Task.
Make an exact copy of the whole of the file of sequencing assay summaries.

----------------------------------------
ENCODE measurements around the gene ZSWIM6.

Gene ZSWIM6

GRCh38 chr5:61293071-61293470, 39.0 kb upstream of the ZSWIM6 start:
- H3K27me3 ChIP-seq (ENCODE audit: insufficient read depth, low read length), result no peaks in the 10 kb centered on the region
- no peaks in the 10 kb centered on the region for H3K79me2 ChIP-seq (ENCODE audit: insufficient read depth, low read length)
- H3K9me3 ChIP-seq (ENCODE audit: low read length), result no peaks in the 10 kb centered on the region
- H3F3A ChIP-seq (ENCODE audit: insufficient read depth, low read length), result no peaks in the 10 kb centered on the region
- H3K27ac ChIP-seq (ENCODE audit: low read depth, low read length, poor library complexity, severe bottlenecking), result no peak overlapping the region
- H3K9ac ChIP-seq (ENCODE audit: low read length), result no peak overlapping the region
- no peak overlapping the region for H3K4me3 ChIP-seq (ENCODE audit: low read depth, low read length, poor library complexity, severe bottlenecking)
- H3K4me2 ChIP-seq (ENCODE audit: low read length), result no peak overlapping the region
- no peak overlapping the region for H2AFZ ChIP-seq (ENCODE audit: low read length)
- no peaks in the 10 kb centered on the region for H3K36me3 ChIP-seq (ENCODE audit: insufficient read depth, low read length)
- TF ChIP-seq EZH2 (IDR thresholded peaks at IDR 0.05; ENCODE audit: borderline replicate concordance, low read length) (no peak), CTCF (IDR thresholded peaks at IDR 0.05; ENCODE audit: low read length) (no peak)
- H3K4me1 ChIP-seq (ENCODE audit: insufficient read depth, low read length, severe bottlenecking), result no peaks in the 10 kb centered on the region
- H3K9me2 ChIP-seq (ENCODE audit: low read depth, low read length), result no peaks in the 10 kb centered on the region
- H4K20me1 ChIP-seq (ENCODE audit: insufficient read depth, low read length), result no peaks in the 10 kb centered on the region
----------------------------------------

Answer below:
ENCODE measurements around the gene ZSWIM6.

Gene ZSWIM6

GRCh38 chr5:61293071-61293470, 39.0 kb upstream of the ZSWIM6 start:
- H3K27me3 ChIP-seq (ENCODE audit: insufficient read depth, low read length), result no peaks in the 10 kb centered on the region
- no peaks in the 10 kb centered on the region for H3K79me2 ChIP-seq (ENCODE audit: insufficient read depth, low read length)
- H3K9me3 ChIP-seq (ENCODE audit: low read length), result no peaks in the 10 kb centered on the region
- H3F3A ChIP-seq (ENCODE audit: insufficient read depth, low read length), result no peaks in the 10 kb centered on the region
- H3K27ac ChIP-seq (ENCODE audit: low read depth, low read length, poor library complexity, severe bottlenecking), result no peak overlapping the region
- H3K9ac ChIP-seq (ENCODE audit: low read length), result no peak overlapping the region
- no peak overlapping the region for H3K4me3 ChIP-seq (ENCODE audit: low read depth, low read length, poor library complexity, severe bottlenecking)
- H3K4me2 ChIP-seq (ENCODE audit: low read length), result no peak overlapping the region
- no peak overlapping the region for H2AFZ ChIP-seq (ENCODE audit: low read length)
- no peaks in the 10 kb centered on the region for H3K36me3 ChIP-seq (ENCODE audit: insufficient read depth, low read length)
- TF ChIP-seq EZH2 (IDR thresholded peaks at IDR 0.05; ENCODE audit: borderline replicate concordance, low read length) (no peak), CTCF (IDR thresholded peaks at IDR 0.05; ENCODE audit: low read length) (no peak)
- H3K4me1 ChIP-seq (ENCODE audit: insufficient read depth, low read length, severe bottlenecking), result no peaks in the 10 kb centered on the region
- H3K9me2 ChIP-seq (ENCODE audit: low read depth, low read length), result no peaks in the 10 kb centered on the region
- H4K20me1 ChIP-seq (ENCODE audit: insufficient read depth, low read length), result no peaks in the 10 kb centered on the region